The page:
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Foreign Influence on the Silk Road

"The silk road" was neither real silk nor a real road, not one or a few fixed commercial roads, but a network of goods that were set up in a series of entrepots. The importance of silk seemed far less than that of chariots, horses and gunpowder, but it left the most lasting memory.

History is always different from person to person. The silk road was a history that spanned race and civilization. After listening to too many views like " the core of silk road is China", let's have a look at what influence foreigners had brought to the development of the silk road.

Foreigners on the Silk Road

foreigners on the silk road

At the end of the 19th century, renewed interest in the Silk Road only appeared among the scholars from western countries. This appeared right after several different countries began to explore this region. The major reason for the foreign involvement in this area was the interest of the powers in expanding their territories during that time.

Especially, the British were attempting to consolidate some of the land in the north of their Indian territories. British agents went across the Himalayas and India to Kashgar, traveled as merchants, and gathered information they needed including survey of the geography of the silk road.

At the same time, Russians had been getting into through the north; the majority of those people had been botanists, geologists or cartographers. However, undoubtedly, they had already been briefed to collect whatever intelligence they were able to collect.

Western's Discoveries on The Silk Road

silk road manuscript

The Russians had been the very first one who appeared in the ruined cities in Turpan.

The local treasure hunters were quick to make the best of these travelers, both in this particular region as well as the area near Kashgar, and also noted the interest that the foreign people revealed to the relics, marketed them a number of the articles which they had dug from the ruins. In this way several historic articles as well as ancient manuscripts began to come into the west.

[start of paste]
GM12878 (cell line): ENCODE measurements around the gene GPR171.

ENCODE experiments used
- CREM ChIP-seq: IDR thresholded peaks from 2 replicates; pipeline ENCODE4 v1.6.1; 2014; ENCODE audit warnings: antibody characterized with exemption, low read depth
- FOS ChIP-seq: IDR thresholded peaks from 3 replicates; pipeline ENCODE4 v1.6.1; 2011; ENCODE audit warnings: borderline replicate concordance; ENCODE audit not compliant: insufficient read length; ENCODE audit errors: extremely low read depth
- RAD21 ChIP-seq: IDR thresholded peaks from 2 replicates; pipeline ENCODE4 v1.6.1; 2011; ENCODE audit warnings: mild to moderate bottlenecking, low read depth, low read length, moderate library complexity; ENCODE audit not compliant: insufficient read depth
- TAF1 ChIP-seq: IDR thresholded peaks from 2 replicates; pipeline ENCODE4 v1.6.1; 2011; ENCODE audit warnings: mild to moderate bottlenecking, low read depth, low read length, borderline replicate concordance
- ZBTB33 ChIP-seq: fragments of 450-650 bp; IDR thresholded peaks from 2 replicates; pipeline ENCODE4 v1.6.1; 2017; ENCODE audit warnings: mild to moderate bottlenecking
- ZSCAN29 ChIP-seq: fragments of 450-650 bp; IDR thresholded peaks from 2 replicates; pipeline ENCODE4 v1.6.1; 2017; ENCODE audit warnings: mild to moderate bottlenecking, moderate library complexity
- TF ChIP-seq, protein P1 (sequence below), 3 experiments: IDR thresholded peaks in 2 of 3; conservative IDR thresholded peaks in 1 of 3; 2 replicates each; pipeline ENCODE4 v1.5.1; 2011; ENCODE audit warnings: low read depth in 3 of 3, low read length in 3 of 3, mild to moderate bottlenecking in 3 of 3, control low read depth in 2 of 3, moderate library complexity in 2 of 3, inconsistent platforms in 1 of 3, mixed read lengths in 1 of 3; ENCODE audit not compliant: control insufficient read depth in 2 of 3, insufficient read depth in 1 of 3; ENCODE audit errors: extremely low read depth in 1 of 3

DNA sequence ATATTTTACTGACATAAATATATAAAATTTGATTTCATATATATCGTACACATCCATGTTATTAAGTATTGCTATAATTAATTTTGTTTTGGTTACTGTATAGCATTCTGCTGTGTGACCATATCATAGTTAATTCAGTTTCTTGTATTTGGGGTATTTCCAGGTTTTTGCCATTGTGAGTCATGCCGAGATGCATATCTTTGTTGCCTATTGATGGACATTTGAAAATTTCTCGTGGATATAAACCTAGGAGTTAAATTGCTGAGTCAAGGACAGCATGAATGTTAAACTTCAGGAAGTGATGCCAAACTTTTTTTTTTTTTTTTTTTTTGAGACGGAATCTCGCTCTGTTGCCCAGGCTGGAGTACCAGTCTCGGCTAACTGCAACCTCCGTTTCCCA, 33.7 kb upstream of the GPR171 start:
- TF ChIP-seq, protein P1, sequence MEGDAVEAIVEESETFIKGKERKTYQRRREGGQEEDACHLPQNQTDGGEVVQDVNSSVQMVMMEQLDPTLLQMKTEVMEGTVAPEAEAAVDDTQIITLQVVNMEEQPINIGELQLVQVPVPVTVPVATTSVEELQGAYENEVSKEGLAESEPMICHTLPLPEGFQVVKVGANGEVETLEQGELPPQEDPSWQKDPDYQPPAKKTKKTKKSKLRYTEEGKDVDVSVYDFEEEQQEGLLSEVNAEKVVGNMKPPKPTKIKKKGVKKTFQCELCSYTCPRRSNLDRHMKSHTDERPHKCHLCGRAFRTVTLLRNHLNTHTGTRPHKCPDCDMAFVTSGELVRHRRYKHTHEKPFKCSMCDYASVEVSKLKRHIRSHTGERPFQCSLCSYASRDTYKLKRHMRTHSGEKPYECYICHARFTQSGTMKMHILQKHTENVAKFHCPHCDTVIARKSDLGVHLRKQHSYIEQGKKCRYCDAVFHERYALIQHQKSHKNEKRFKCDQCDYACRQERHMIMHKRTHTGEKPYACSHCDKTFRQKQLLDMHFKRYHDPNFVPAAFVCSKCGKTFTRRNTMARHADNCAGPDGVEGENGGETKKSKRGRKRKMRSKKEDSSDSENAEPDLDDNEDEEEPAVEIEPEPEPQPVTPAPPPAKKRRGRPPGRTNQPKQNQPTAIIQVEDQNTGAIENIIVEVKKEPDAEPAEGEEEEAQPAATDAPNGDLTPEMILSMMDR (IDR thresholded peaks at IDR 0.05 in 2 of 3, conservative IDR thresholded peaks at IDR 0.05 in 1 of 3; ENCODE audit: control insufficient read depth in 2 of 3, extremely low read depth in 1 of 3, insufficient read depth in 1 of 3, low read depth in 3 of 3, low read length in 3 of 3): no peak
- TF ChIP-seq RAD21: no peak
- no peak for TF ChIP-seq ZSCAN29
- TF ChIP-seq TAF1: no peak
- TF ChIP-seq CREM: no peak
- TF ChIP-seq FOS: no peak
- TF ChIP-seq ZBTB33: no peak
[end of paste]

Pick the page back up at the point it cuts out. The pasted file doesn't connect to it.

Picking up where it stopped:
When these reached the hands of Orientalists in Europe, and the manuscripts had been gradually deciphered. These people developed a considerable deal of interest on the silk road, and even more individuals were delivered to check out for them.

The study of the Silk Road actually became popular following the trips of the Swede Sven Hedin in 1895. He was an accomplished cartographer as well as a linguist who became one of the most well-known explorers of that time. In his later trips, he found out a few ruined cities in the south side of the desert including his greatest discover, the city of Loulan, from which he took numerous ancient manuscripts away.

Right after Hedin, the archaeological competition began. There followed a period of frenzied digging around the edges of the Taklimakan, to find out as much old Buddhist culture as possible.

The crowning finding had been a library set in the wall inside the Mogao Grottos in Dunhuang. This covered a stack of thousands of manuscripts, Buddhist paintings and silk temple banners. The manuscripts had been in Chinese, Sanskrit, Tibetan, Uyghur and many other fewer well known languages, and they also covered an array of subject matter; everything from parts of the Lutras Sutra to stories and ballads from the Tang dynasty and even before. Amongst all these is what is considered to be the world's earliest printed book. The frescoes in Dunhuang were also some of the best on the whole route, and lots of the most gorgeous ones had been taken away by the American professor Langdon Warner.

The particular treasures of the ancient Silk Road are actually dispersed around museums in possibly as many as a dozen countries. The biggest collections are in the British Museum and in India.

The manuscripts drew lots of scholarly attentions. But the deciphering of these manuscripts continues to be not quite complete. The majority of them are actually in the British Library, and are just accessible for specialist study, not on display.

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